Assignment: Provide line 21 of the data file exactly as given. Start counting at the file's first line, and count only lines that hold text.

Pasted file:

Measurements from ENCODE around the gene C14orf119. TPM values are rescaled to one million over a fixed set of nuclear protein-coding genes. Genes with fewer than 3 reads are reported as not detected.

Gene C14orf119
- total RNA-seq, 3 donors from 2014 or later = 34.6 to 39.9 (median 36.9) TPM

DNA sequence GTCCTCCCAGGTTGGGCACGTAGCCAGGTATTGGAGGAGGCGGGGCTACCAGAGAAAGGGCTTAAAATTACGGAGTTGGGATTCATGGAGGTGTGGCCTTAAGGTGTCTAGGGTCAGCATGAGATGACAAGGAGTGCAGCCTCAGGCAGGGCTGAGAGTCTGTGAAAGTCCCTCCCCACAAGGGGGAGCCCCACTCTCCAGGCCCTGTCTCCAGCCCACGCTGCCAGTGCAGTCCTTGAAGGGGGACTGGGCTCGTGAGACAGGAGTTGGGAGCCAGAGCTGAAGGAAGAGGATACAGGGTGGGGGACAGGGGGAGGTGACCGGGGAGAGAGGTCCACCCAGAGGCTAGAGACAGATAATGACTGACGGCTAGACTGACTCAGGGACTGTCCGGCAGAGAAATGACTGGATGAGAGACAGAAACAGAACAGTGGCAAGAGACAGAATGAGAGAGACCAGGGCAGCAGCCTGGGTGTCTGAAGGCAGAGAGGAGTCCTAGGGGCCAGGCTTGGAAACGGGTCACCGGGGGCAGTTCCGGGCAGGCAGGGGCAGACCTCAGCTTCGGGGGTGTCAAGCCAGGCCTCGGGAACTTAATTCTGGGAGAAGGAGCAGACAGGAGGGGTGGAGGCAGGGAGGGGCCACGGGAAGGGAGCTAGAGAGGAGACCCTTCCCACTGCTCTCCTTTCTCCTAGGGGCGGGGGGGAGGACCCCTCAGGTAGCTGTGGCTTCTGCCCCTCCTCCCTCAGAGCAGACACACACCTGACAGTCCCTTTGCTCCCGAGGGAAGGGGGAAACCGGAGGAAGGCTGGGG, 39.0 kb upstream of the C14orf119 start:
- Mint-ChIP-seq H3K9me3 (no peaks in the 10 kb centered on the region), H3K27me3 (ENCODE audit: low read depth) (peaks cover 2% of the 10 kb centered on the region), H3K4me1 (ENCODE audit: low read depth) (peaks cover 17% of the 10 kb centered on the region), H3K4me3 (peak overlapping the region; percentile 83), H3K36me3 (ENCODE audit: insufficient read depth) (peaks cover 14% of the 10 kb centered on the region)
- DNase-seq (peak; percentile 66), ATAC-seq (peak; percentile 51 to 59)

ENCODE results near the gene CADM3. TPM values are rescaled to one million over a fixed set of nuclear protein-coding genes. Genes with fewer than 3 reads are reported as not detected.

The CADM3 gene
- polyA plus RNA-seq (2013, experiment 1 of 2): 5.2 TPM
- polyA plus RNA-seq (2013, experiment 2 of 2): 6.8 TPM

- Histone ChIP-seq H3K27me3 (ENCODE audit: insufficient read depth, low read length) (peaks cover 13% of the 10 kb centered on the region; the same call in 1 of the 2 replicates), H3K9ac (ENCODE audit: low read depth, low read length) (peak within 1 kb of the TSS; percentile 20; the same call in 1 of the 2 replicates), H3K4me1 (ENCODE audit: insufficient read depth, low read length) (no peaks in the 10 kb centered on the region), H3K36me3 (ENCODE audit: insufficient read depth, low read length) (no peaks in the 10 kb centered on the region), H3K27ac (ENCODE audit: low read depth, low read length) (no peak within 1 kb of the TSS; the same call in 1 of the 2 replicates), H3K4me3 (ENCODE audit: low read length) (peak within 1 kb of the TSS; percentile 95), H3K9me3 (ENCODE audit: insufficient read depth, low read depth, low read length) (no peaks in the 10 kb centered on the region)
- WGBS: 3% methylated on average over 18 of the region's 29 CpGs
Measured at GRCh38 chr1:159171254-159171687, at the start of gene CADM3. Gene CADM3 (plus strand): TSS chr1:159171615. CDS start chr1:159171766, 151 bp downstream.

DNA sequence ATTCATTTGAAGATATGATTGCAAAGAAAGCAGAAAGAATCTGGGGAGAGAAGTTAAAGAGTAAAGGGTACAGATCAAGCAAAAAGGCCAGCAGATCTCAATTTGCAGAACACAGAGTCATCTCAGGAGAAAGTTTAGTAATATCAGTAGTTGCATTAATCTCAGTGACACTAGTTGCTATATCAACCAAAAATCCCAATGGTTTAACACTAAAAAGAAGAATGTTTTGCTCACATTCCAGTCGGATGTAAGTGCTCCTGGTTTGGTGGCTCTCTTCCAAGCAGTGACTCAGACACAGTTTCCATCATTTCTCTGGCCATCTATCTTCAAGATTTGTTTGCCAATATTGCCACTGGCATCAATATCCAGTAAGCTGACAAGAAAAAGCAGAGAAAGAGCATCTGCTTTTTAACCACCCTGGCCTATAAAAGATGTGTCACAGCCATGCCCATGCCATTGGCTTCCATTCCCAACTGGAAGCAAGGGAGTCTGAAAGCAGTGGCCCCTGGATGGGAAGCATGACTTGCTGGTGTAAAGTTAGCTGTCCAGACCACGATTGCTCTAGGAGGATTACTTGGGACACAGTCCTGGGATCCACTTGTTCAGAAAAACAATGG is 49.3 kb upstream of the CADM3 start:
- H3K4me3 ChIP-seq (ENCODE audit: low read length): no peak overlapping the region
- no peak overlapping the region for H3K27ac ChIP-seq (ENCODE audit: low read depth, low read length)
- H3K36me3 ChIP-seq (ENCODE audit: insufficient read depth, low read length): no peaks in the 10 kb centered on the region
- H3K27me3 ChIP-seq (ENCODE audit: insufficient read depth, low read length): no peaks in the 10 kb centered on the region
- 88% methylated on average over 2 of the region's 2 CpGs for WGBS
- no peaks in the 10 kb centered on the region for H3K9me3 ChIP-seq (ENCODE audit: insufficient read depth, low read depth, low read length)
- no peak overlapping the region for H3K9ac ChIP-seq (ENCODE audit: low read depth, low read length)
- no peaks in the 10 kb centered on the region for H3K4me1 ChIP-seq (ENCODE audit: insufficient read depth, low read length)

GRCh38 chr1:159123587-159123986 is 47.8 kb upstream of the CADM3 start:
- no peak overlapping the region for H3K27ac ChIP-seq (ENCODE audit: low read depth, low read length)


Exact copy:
- no peak overlapping the region for H3K9ac ChIP-seq (ENCODE audit: low read depth, low read length)